## 7.3. Measures

### Theorem 7.3.9: Properties of Lebesgue measure

- All intervals are measurable and the measure of an interval is its length
- All open and closed sets are measurable
- The union and intersection of a finite or countable number of measurable sets is again measurable
- If
is measurable and**A**is the union of countable number of measurable sets**A**, then**A**_{n}*m(*) m(**A****A**_{n}) - If
is measurable and**A**is the union of countable number of disjoint measurable sets**A**, then**A**_{n}*m(*) = m(**A****A**_{n})

### Proof:

First let's review a few facts we have shown before:- The outer measure of an interval is its length
- Intervals of the form
*(a, )*are measurable - Complements of measurable sets are measurable
- Union and intersection of two measurable sets are measurable

**Lemma 1:**Suppose

*is a collection of sets such that the union of two elements and the complement of every element from*

**O***is again part of*

**O***(such a collection is called an*

**O***Algebra of Sets*). If

*{*is any countable collection of elements from

**E**_{n}}*then there is another countable collection*

**O***{*of

**F**_{n}}*disjoint*elements from

*such that*

**O***.*

**E**_{n}=**F**_{n}

**Lemma 2:**If

*are finitely many disjoint measurable sets, then*

**E**_{1},**E**_{2}, ...,**E**_{n}m((AE_{1}...E_{n})) = m(AE_{1}) + ... + m(AE_{n})

We will first prove the proposition and give the proofs of these lemmas at the end.

**Proof of statement 3:** We have already shown that the union and
intersection of two measurable sets is again measurable, so we need to
prove the statement for countable unions and intersections. Because of facts
(3) and (4) measurable sets form an algebra of sets so that it is sufficient
to show statement 3 for countable unions of *disjoint* measurable sets.

Let *{ E_{n} }* be a countable collection of
disjoint measurable sets and

*be their union. Define*

**E**Because of lemma 2 we have thatF_{n}=E_{1}E_{2}...E_{n}

Becausem^{*}(AF_{n}) = m(AE_{1}) + ... + m(AE_{n})

*comp(*we know

*) comp(***E****F**_{n})Thus, for any setm^{*}(comp()) mE^{*}(comp(F_{n}))

*we have:*

**A**because the setm(AE_{1}) + ... + m(AE_{n}) + m^{*}(comp(A)) =E

= m^{*}(AF_{n}) + m^{*}(comp(A))E

m^{*}(AF_{n}) + m^{*}(comp(AF_{n})) =

= m^{*}()A

*is measurable. But this is true for any integer*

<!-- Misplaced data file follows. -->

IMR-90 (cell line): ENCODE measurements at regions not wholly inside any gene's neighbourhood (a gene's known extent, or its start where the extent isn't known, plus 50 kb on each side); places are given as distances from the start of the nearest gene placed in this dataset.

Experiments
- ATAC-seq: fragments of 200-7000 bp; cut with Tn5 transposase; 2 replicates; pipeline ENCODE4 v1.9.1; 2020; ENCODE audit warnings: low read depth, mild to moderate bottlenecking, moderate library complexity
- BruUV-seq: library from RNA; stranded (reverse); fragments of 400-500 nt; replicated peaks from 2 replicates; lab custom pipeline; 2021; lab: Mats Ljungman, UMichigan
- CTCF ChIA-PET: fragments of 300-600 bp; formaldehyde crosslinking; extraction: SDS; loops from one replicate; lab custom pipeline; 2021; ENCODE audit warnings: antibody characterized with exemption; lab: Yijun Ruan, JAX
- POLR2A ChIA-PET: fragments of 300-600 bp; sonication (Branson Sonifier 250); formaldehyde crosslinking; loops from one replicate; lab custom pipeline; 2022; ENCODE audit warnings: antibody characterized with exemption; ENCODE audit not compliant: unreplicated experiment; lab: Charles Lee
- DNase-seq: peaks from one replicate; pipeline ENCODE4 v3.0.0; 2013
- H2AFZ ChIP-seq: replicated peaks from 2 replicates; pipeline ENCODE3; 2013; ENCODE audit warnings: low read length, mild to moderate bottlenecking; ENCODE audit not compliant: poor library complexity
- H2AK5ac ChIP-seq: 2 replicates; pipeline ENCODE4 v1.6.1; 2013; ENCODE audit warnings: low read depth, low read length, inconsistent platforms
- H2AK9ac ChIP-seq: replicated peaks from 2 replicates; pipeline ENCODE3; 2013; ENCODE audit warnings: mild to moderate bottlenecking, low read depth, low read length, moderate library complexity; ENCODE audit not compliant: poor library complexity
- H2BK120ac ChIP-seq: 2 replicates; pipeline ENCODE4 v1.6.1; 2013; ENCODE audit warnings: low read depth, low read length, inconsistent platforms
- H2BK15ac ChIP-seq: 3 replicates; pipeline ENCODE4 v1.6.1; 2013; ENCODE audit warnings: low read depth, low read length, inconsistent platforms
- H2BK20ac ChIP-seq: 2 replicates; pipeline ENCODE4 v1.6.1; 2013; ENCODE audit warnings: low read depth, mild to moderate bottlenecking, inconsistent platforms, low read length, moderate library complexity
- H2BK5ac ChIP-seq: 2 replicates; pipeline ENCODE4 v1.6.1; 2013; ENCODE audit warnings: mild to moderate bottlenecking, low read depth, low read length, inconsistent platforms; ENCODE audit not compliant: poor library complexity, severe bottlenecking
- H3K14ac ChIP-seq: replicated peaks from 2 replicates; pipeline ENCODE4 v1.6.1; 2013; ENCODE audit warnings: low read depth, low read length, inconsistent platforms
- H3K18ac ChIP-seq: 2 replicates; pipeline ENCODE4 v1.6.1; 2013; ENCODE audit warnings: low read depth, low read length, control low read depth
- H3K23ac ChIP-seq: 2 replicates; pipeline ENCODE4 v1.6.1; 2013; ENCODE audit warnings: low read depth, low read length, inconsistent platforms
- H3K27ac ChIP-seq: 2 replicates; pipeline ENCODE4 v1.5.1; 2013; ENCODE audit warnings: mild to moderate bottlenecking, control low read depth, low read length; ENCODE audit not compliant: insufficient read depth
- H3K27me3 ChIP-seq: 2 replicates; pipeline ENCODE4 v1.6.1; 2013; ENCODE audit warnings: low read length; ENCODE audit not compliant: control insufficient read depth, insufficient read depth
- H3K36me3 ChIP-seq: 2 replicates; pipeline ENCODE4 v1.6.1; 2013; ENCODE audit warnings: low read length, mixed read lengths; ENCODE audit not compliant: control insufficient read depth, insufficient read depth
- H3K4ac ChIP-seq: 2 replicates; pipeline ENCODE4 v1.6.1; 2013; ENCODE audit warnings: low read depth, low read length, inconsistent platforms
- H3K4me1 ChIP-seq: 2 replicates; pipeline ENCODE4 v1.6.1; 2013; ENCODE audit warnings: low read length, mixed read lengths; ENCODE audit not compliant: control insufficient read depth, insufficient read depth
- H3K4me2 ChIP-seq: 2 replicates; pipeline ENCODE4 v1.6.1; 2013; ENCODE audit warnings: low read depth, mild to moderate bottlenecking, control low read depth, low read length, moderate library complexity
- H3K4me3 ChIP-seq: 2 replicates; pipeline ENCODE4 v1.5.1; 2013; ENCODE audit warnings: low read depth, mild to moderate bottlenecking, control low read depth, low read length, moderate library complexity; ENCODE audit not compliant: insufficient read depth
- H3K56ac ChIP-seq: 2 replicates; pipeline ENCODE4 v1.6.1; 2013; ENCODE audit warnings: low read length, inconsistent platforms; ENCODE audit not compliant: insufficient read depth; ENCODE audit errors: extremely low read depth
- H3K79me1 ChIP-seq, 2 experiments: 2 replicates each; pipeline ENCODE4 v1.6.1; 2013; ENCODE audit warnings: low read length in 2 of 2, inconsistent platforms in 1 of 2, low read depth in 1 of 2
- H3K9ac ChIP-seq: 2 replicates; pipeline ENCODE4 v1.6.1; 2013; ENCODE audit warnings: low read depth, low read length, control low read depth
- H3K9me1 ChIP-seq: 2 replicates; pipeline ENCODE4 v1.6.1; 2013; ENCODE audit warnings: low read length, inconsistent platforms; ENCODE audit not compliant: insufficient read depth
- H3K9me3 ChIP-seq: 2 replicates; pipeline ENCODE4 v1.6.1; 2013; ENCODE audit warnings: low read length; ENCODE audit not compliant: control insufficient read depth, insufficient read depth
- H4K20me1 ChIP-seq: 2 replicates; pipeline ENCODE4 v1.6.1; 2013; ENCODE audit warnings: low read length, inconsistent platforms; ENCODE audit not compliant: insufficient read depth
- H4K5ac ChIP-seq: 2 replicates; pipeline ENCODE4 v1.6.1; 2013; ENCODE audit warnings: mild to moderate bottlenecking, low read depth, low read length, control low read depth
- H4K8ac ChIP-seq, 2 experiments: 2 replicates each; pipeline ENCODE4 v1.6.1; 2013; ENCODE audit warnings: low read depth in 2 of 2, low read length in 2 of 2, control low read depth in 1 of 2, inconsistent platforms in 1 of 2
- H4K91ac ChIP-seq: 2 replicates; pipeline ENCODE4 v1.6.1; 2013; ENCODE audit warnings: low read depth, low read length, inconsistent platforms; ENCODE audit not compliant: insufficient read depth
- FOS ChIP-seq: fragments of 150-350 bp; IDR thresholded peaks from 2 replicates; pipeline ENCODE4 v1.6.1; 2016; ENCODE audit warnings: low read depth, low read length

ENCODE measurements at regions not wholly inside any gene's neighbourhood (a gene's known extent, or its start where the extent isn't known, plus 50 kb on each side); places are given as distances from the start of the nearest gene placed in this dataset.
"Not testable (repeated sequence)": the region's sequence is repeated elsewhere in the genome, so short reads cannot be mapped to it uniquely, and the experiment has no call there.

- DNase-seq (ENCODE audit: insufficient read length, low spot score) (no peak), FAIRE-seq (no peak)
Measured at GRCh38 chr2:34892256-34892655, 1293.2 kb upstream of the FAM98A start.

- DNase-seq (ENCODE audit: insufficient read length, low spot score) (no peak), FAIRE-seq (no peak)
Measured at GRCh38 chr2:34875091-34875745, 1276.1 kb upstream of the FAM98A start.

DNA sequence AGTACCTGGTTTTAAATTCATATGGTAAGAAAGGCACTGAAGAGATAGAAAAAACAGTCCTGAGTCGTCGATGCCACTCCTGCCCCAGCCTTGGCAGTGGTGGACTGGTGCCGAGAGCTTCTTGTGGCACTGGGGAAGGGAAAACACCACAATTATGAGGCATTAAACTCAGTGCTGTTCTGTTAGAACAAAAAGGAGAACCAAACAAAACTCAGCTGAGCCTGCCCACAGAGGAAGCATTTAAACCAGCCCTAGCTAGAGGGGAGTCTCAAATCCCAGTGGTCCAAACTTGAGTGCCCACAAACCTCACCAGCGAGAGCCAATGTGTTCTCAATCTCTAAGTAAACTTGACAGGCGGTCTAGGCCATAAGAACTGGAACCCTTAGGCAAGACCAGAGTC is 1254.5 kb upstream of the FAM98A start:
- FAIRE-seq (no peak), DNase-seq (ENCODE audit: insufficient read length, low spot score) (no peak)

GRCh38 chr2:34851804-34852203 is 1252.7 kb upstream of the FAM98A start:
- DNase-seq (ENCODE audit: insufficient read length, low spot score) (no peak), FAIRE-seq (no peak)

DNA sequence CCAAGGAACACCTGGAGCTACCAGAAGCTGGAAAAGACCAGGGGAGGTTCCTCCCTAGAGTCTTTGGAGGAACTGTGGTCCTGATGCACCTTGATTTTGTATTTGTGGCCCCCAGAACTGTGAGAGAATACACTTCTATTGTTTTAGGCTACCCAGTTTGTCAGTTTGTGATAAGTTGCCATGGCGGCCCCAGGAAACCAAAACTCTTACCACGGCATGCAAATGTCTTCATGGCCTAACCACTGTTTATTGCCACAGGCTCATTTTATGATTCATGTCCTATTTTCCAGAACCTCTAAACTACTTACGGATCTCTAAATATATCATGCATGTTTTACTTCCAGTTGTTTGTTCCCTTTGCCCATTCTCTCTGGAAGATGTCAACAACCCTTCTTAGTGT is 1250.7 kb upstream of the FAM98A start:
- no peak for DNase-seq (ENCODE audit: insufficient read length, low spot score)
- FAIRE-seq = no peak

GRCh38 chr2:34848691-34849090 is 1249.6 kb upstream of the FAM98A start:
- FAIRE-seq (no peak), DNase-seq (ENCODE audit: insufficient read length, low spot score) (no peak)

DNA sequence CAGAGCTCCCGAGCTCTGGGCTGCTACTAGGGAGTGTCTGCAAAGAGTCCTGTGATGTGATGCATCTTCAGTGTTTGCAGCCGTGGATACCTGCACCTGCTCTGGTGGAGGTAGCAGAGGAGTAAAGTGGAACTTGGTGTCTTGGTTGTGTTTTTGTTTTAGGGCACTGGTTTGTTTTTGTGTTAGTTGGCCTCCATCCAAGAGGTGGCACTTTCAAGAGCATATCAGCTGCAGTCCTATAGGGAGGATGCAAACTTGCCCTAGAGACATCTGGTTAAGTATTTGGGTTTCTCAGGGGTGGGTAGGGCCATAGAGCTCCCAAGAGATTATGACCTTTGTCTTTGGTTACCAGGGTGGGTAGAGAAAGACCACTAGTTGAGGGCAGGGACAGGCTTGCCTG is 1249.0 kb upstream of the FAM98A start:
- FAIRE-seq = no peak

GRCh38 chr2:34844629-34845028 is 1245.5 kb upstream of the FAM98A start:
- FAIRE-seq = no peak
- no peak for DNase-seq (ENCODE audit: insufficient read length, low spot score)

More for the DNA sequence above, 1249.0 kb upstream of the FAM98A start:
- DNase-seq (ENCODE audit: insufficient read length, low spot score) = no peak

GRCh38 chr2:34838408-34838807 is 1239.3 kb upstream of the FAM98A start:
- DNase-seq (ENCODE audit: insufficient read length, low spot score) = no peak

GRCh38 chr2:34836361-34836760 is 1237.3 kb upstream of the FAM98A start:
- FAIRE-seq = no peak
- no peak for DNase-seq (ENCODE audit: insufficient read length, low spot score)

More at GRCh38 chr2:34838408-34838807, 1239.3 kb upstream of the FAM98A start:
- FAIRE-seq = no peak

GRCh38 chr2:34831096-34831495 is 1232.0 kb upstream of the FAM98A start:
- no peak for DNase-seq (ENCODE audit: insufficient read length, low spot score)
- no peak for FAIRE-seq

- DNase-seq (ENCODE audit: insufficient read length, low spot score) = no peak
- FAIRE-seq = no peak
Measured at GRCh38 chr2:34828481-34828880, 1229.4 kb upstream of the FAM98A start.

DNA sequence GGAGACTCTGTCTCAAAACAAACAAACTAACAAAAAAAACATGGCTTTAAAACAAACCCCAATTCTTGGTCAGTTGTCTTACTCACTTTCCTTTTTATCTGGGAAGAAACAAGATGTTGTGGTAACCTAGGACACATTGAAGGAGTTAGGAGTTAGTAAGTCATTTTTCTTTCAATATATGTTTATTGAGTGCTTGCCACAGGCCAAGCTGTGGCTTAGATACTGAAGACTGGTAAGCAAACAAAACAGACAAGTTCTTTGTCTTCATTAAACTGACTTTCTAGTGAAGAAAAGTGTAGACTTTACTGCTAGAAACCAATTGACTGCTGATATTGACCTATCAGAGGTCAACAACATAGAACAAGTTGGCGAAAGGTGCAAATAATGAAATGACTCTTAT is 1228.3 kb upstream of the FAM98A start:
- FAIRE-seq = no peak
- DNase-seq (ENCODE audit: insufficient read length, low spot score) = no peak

**F**_{n}*n*so that

because of subadditivity. But that proves that the countable unionm^{*}() m(AAE_{n}) + m^{*}(comp(A))E

m(A) + mE^{*}(comp(A))E

*of the*

**E***is measurable. That countable intersections of measurable sets are measurable follows from de Morgan laws and because complements of measurable sets are measurable.*

**E**_{n}
**Proof of statement 1:** Let's focus on an open interval
*(a, b)*. We know that
*(a, )* and
*(-, b] =
comp(b, ))* are both
measurable. But

Since each set on the right is measurable and countable unions of measurable sets are measurable, intervals of the form(-, b) = (-, b-1/n]

*(-, b)*are also measurable. But

so that(a, b) = (a, ) (-, b)

*(a, b)*is measurable. Similarly,

*[a, b]*is measurable. Since the outer measure of an interval is its length, and intervals are now measurable, their (Lebesgue) measure must also be their length.

**Proof of statement 2:** We have
shown before that an open set
*U R*
can be written as a countable union of open intervals. By (1) intervals are
measurable and by (3) countable unions of measurable sets are measurable.
Therefore open sets are measurable. But closed sets are the complements of
open sets, and complements of measurable sets are measurable. Therefore
closed sets are measurable.

**Proof of statement 4:** This follows immediately from the subadditivity
property of outer measure so there is nothing to prove.

**Proof of statement 5:**
In lemma 2 we can set *A = R* to get
that if

*are finitely many disjoint measurable sets, then*

**E**_{1},**E**_{2}, ...,**E**_{n}We now need to make the step to countably many sets. Ifm(E_{1}...E_{n}) = m(E_{1}) + ... + m(E_{n})

*{*is a countable collection of disjoint measurable sets, then

**E**_{j}}so thatBut for finitely many sets we know that

so that for allBecause that statement holds for alln

*n*we conclude that

The reverse inequality follows immediately from subadditivity (statement 4), so that we have proved equality, and hence statement 5.

It remains to prove the lemmas we have used.

**Proof of Lemma 1:**
Because
*
A B =
comp( comp(A)
comp(B))
* we know that intersections of two sets from

*must also be part of*

**O***. The same is true (by induction) for finite unions, intersections, or complements of sets in*

**O***.*

**O**
Now let *{ E_{n} }* be a countable collection
of sets in

*and recursively define sets*

**O***as follows:*

**F**_{n}forF_{1}=E_{1}

F_{n}=E_{n}- (E_{1}...E_{n-1}

*n > 1*. Because

*all*

*-***A***=***B***comp(***A***)***B***are part of*

**F**_{n}*. It is left as an exercise to show that (i) the*

**O***are disjoint and (ii) the union of the*

**F**_{n}*is the same as the union of the*

**F**_{n}*.*

**E**_{n}

**Proof of Lemma 2:**
First let's show that for two disjoint measurable
sets * E* and

*we have*

**F**We know thatm((AE)) = m(FA) + m(EA)F

*is measurable, hence*

**F**Butm^{*}((AE)) = mF^{*}((AE)F) + mF^{*}((AE) comp(F))F

*and*

**E***are disjoint so that*

**F**Therefore(AE)F=FAF

(AE) comp(F) =FAE

It is now easy (and left as an exercise) to use induction to finish the proof.m^{*}((AE)) = mF^{*}(A) + mF^{*}(A)E